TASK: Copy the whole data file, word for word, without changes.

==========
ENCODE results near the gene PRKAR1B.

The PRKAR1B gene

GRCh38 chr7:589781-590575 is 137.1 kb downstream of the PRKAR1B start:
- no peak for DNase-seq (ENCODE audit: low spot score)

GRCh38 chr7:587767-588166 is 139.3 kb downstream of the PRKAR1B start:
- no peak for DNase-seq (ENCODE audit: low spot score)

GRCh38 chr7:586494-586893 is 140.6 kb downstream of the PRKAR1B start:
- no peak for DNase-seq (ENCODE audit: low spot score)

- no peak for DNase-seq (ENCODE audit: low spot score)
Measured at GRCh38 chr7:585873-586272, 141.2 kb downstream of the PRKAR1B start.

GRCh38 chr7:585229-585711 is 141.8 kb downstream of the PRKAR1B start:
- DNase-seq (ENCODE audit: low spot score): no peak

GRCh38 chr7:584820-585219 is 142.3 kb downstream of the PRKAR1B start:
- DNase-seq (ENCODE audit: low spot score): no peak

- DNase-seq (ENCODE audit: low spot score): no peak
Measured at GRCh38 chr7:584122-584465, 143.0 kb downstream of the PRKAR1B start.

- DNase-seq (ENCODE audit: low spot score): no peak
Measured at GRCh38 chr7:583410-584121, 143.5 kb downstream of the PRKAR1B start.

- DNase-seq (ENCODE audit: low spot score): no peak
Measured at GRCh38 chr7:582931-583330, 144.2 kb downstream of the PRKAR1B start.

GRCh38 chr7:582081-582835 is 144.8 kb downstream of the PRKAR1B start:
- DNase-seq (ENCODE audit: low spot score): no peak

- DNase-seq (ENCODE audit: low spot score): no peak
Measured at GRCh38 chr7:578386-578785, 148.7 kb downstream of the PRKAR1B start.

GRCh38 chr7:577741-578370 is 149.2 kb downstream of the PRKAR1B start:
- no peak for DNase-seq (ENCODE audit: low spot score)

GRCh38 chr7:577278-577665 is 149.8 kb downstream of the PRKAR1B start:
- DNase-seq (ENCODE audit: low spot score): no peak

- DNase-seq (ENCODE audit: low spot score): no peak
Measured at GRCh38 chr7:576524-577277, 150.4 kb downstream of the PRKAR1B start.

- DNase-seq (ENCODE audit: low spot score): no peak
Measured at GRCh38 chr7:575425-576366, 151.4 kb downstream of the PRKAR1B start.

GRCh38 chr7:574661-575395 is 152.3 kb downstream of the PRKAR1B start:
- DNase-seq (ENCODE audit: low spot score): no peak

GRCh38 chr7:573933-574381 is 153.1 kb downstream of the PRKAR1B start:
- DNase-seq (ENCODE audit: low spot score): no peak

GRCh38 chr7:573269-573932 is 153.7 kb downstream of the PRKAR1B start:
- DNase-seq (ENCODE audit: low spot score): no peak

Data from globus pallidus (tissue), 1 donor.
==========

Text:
ENCODE results near the gene PRKAR1B.

The PRKAR1B gene

GRCh38 chr7:589781-590575 is 137.1 kb downstream of the PRKAR1B start:
- no peak for DNase-seq (ENCODE audit: low spot score)

GRCh38 chr7:587767-588166 is 139.3 kb downstream of the PRKAR1B start:
- no peak for DNase-seq (ENCODE audit: low spot score)

GRCh38 chr7:586494-586893 is 140.6 kb downstream of the PRKAR1B start:
- no peak for DNase-seq (ENCODE audit: low spot score)

- no peak for DNase-seq (ENCODE audit: low spot score)
Measured at GRCh38 chr7:585873-586272, 141.2 kb downstream of the PRKAR1B start.

GRCh38 chr7:585229-585711 is 141.8 kb downstream of the PRKAR1B start:
- DNase-seq (ENCODE audit: low spot score): no peak

GRCh38 chr7:584820-585219 is 142.3 kb downstream of the PRKAR1B start:
- DNase-seq (ENCODE audit: low spot score): no peak

- DNase-seq (ENCODE audit: low spot score): no peak
Measured at GRCh38 chr7:584122-584465, 143.0 kb downstream of the PRKAR1B start.

- DNase-seq (ENCODE audit: low spot score): no peak
Measured at GRCh38 chr7:583410-584121, 143.5 kb downstream of the PRKAR1B start.

- DNase-seq (ENCODE audit: low spot score): no peak
Measured at GRCh38 chr7:582931-583330, 144.2 kb downstream of the PRKAR1B start.

GRCh38 chr7:582081-582835 is 144.8 kb downstream of the PRKAR1B start:
- DNase-seq (ENCODE audit: low spot score): no peak

- DNase-seq (ENCODE audit: low spot score): no peak
Measured at GRCh38 chr7:578386-578785, 148.7 kb downstream of the PRKAR1B start.

GRCh38 chr7:577741-578370 is 149.2 kb downstream of the PRKAR1B start:
- no peak for DNase-seq (ENCODE audit: low spot score)

GRCh38 chr7:577278-577665 is 149.8 kb downstream of the PRKAR1B start:
- DNase-seq (ENCODE audit: low spot score): no peak

- DNase-seq (ENCODE audit: low spot score): no peak
Measured at GRCh38 chr7:576524-577277, 150.4 kb downstream of the PRKAR1B start.

- DNase-seq (ENCODE audit: low spot score): no peak
Measured at GRCh38 chr7:575425-576366, 151.4 kb downstream of the PRKAR1B start.

GRCh38 chr7:574661-575395 is 152.3 kb downstream of the PRKAR1B start:
- DNase-seq (ENCODE audit: low spot score): no peak

GRCh38 chr7:573933-574381 is 153.1 kb downstream of the PRKAR1B start:
- DNase-seq (ENCODE audit: low spot score): no peak

GRCh38 chr7:573269-573932 is 153.7 kb downstream of the PRKAR1B start:
- DNase-seq (ENCODE audit: low spot score): no peak

Data from globus pallidus (tissue), 1 donor.